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Ecological Niche
H err Gustav Druer, the Brno wine merchant has a problem and Brother Gregory has been asked to help.

You are to become his research assisitants and help him carry out a research investigation into the properties of microbes.

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Brother Gregory has collected a variety of microbes from around Brno. He has taken these back to his monastery to investigate their growth properties and find out the conditions under which they grow best.

In this way he hopes to be able to find out which kinds of microbes can grow in, and spoil, Herr Gustav Druer's wine. He wants you to help him.

In this investigation you will first determine the best growth conditions for microbes, by growing them under a variety of conditions and determining their rate of growth by "direct counts" under a microscope.

Then you will test a selection of microbial species under different conditions of temperature and pH to find out the upper and lower limits for each species for each variable, and the conditions under which each species grows best.

These values for these variables define the "ecological niche" (see below) for each species.

Once you have determined the "niche" for each species of microbe, you can then see which ones could possibly grow in Herr Gustav Druer's wine.

Background -
Ecological Niche

Microbes, like all other creatures, live in a complex world where each individual cell constantly interacts with its environment. High energy molecules (food) are absorbed from the environment and turned into low energy waste, which in turn is excreted back into the environment.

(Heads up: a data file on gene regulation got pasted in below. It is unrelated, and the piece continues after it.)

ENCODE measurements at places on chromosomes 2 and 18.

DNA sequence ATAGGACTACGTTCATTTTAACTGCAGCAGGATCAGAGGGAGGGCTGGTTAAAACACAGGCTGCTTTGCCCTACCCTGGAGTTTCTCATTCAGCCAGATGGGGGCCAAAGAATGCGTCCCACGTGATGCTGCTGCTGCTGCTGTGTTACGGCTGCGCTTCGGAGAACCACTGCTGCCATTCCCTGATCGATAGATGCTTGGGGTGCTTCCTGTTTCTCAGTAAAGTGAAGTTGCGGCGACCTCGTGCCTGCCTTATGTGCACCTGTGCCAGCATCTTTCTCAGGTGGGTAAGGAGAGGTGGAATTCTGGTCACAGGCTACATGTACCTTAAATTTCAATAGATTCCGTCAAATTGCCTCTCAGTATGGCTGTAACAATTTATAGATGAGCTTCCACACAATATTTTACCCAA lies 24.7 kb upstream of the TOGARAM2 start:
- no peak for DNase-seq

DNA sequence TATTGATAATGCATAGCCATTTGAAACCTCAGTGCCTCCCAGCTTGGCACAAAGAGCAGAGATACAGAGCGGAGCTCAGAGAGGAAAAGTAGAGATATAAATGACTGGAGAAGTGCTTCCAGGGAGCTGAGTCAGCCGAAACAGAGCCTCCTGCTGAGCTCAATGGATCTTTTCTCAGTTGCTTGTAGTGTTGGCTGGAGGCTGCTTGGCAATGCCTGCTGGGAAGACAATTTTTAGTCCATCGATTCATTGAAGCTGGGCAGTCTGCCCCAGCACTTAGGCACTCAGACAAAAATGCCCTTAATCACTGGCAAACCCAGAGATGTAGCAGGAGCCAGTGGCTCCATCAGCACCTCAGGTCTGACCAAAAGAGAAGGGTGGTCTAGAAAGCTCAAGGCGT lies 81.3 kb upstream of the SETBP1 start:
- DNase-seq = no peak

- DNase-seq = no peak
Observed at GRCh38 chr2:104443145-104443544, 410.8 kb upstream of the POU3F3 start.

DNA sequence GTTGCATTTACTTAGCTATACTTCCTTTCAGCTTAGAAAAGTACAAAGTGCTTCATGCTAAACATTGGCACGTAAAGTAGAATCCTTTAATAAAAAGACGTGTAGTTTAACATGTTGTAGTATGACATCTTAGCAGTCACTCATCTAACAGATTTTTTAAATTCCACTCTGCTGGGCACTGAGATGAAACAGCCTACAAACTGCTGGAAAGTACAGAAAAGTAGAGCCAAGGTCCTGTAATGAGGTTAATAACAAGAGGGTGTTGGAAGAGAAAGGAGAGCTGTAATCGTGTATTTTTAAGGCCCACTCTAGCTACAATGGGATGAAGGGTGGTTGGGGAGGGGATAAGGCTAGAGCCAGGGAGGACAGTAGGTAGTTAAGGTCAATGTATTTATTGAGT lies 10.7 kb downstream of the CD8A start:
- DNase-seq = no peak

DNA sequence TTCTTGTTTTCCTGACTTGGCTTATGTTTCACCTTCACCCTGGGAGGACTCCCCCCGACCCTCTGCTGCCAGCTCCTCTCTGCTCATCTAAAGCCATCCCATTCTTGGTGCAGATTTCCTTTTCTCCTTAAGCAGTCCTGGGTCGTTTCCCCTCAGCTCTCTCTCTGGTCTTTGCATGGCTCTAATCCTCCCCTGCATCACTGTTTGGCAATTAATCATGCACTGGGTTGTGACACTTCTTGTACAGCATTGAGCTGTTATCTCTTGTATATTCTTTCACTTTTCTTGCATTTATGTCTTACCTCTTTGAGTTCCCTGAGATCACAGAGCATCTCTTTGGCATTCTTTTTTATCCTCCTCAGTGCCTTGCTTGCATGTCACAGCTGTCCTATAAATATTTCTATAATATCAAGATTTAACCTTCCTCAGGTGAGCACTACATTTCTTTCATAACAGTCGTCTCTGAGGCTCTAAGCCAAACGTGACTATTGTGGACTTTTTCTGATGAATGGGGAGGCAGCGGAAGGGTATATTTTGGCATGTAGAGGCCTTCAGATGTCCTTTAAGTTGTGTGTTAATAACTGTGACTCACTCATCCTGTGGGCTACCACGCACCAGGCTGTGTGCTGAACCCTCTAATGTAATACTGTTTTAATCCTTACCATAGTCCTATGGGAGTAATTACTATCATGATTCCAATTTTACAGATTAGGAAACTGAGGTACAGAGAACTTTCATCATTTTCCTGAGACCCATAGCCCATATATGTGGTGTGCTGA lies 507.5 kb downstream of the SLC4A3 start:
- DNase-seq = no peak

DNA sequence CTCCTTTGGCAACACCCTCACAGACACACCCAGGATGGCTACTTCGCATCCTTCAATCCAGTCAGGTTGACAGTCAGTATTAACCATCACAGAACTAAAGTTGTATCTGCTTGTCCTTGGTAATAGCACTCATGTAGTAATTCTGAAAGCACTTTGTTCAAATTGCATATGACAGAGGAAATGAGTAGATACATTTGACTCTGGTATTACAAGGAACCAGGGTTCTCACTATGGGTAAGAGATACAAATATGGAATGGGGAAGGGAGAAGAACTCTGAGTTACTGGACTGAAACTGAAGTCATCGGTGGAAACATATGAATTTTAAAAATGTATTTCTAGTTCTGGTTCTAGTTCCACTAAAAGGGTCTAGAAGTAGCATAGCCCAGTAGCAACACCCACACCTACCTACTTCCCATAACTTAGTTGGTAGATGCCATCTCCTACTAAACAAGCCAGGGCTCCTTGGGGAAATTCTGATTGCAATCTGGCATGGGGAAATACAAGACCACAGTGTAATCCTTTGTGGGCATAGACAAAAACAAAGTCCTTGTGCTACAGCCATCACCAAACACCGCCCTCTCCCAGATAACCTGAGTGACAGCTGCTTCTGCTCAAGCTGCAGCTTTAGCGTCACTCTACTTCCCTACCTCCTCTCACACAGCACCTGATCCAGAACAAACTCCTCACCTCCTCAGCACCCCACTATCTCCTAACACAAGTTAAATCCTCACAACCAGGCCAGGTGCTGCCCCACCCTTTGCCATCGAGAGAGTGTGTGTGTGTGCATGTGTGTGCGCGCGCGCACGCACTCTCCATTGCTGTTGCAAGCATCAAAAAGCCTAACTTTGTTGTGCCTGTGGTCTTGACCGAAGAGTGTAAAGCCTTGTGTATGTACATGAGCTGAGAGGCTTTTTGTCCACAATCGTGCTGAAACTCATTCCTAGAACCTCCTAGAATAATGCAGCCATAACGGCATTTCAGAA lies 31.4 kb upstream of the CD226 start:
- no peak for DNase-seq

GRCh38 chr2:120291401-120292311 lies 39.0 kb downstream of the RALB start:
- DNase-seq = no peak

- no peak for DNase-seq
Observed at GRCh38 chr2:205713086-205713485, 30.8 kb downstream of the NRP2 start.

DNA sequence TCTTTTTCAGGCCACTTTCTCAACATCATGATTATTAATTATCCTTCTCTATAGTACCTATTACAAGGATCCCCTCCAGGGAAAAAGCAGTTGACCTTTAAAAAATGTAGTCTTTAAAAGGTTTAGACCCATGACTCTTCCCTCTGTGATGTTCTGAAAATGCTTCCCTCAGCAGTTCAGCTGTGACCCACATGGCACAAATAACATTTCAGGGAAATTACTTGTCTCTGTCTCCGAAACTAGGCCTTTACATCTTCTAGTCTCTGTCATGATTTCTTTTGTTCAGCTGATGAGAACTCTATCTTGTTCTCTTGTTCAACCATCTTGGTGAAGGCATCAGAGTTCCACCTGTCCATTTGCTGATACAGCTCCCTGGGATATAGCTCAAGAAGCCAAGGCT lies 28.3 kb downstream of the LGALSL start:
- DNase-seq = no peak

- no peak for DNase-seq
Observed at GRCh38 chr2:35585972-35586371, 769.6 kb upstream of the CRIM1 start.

These wastes, and the wastes from many other cells and organisms constantly change the world in which the microbes live. Competition between cells for food, living space, predator avoidance and unhealthy chemicals creates a web of actions and interactions we call the ecology of that world.

Within this world a particular species of microbe will live in its own habitat. This is the "address" of the microbe. Examples of habitats could be ponds, soil, food, or the human intestines.

Living in this habitat, each microbe has a range of needs (food, pH, temperature, etc.), and contributes its wastes and other products back into its habitat. This sum of its interactions with its environment, interactions with other microbes or organisms, and its range of needs is called the niche of the organism or species.

An ecological niche is a very complex description of the way in which a species of microbe lives in its world and habitat. A full description of even the simplest niche is probably too complex to completely understand, but certain parameters or boundaries of a niche can be measured, studied and reported.

For example, a bare skinned human will freeze to death at temperatures approaching 0o C, and die of heat stroke above about 60o C. The range of permissible temperatures for bare skinned humans is therefore quite narrow. Polar bears, on the other hand, can live at temperatures well below freezing, and still live quite well at 37o C. So their range of permissible temperatures is different from ours.

With respect to this one parameter, the polar bear "niche" is different from ours.

Any two variables, such as temperature and pH, which can be measured, and a range established, will define a "space" (or set of values) within which a species can be found; i.e. its ecological niche.